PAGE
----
Speaking from Philippians 4:15-19, Pitman emphasized: 1) “When God births a church, it’s always about something bigger” and 2) “When God births a church, He invites us to join His kingdom activity.”

Pitman said in conclusion, “When you engage a city, your church ought to look like the city. Our church looks like a bag of Skittles.”

He asked, “Where is God opening doors in the world where we can join Him?”

Pitman emphasized that all churches should be “sending churches” so as to further the kingdom of God.

“What if we quit being so concerned about keeping them (members), but more concerned about sending them?” he asked.

Todd Cook

Todd Cook, senior pastor of Sagebrush Community Church in Albuquerque, N.M., began his sermon by sharing how when he was 16 years old, one of his best friends was killed in an automobile accident. After hearing about the death of her son’s friend, Cook’s mother asked him if he knew if his friend, John, was a Christian. He did not know if he was or not.

While attending John’s funeral, Cook said he made two decisions: to take His relationship with Christ seriously and to never again miss the opportunity to share Christ with his friends.

“We live in a world that is lost and dying and very, very confused. What they need more than anything else is someone who loves Jesus. … We have got to get our friends to Jesus,” said Cook.

Speaking from Matthew 28, Cook asked the audience if they, and their churches, are living out the Great Commission in their lives.

“There is nothing wrong with singing our songs to the Lord. And there is nothing wrong with parsing the Greek if you want to do that and it helps your congregation grow closer to Christ,” said

Cook. “But if we are not doing what He called us to do, what in the world are we doing?”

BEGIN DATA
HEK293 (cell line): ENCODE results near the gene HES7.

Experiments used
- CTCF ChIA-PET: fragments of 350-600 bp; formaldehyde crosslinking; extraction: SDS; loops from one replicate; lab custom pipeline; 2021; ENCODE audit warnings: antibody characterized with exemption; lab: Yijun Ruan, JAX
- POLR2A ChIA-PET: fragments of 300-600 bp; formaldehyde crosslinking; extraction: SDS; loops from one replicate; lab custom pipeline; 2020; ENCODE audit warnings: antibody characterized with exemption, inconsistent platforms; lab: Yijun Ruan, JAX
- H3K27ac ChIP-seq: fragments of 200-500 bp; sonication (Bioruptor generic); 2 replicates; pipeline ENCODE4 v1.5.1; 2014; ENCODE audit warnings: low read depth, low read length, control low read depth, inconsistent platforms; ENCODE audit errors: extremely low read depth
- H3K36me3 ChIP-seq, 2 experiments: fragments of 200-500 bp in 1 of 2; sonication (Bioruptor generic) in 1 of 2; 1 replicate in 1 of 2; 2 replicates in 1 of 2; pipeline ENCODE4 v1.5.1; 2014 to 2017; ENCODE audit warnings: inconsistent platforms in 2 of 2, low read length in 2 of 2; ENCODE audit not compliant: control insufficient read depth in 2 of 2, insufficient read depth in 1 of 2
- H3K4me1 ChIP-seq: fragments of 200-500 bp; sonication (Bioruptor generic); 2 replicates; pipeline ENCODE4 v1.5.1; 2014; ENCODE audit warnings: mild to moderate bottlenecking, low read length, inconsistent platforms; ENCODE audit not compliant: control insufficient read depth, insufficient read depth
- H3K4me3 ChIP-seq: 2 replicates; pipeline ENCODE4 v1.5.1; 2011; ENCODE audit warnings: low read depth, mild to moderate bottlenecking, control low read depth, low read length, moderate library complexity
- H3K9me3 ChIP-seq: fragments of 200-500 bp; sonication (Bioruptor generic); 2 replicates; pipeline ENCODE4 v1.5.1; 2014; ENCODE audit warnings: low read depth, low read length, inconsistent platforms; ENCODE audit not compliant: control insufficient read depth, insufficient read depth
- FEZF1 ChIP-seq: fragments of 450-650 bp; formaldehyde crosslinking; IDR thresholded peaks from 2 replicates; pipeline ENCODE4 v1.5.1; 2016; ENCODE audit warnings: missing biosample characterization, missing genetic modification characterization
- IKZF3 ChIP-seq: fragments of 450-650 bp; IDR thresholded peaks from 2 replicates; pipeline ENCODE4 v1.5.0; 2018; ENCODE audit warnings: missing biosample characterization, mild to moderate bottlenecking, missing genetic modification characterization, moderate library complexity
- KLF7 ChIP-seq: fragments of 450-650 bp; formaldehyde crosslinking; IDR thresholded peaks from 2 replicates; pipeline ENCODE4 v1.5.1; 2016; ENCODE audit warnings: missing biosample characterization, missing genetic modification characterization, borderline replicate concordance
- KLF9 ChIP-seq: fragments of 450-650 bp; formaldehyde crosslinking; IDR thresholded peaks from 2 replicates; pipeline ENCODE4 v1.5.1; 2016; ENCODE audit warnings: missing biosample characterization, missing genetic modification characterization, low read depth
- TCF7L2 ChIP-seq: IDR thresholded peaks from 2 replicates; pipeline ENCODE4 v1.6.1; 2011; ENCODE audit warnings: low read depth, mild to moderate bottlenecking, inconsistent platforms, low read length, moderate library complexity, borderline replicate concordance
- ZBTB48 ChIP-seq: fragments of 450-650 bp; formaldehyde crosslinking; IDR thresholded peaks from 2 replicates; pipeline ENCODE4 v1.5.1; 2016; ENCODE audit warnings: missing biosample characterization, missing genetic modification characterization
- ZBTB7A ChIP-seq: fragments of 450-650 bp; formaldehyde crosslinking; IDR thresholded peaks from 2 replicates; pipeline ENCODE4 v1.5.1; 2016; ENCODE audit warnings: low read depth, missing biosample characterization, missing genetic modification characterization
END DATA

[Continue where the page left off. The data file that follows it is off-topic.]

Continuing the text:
Christians should go out of their way to bring their friends to Jesus. Cook cited Mark 2 where a disabled man was lowered through the roof of a home where Jesus was staying.

“You have to be an idiot to turn away from the Gospel of Jesus Christ,” said Cook. “So here’s the question: If the Gospel is still compelling, and we believe it is, why aren’t our churches growing?”

Cook said that churches must have a compelling message, passionately invite the Spirit of God into their gatherings and teach their members how to share Christ and how to create and take advantage of opportunities to share the gospel with their friends and the people they come in contact with every day.

“Have we become a holy huddle of ‘our four and no more’ and to hell with everybody else?” said Cook. “I don’t want to offend anybody, but if you’re not baptizing somebody you are not a church anymore. You are a country club, and you need to hand the keys over to somebody who wants to do something more with it than what you are doing.

“Our world is going to hell in a hand basket … and the Gospel of Jesus Christ is what is going to be the hope of this world,” said Cook.
This article appeared in the Arkansas Baptist News (arkansasbaptist.org), newsjournal of the Arkansas Baptist Convention.


EDITOR’S NOTE: From the States, published each Tuesday by Baptist Press, relays news and feature stories from state Baptist papers and other publications on initiatives by Baptist churches, associations and state conventions in evangelism, church planting and Great Commission outreach, including partnership missions. Reports about churches, associations and state conventions responding to the International Mission Board’s call to embrace the world’s unengaged, unreached people groups also are included in From the States, along with reports about church, associational and state convention initiatives in conjunction with the North American Mission Board’s call to Southern Baptist churches to broaden their efforts in starting new churches and satellite campuses. The items appear in Baptist Press as originally published.

    About the Author

  • Staff